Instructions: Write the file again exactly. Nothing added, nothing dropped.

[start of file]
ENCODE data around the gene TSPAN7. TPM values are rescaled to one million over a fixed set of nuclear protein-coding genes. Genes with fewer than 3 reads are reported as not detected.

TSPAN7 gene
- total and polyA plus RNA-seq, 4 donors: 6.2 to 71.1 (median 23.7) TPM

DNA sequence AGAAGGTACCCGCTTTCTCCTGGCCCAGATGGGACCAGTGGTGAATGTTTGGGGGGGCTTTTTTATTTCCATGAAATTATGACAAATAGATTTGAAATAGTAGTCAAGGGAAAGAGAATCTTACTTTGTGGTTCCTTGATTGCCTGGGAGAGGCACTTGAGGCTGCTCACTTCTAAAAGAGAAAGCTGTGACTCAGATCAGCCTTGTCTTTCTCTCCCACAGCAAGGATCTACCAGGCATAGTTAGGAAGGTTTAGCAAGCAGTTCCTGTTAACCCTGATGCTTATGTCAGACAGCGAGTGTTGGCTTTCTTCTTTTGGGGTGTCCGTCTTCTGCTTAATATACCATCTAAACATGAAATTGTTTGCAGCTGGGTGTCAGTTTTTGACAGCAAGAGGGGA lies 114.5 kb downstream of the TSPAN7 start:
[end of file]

ENCODE data around the gene TSPAN7. TPM values are rescaled to one million over a fixed set of nuclear protein-coding genes. Genes with fewer than 3 reads are reported as not detected.

TSPAN7 gene
- total and polyA plus RNA-seq, 4 donors: 6.2 to 71.1 (median 23.7) TPM

DNA sequence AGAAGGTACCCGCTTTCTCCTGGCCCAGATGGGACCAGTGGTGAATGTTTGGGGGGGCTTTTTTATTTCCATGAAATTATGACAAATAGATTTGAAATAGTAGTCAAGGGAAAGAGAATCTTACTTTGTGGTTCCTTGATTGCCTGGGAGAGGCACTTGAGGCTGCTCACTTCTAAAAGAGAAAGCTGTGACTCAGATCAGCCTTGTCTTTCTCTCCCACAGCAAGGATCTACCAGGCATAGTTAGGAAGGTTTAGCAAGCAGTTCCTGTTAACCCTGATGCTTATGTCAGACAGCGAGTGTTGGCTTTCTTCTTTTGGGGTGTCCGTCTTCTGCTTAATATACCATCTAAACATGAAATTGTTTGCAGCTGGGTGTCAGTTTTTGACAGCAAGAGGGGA lies 114.5 kb downstream of the TSPAN7 start: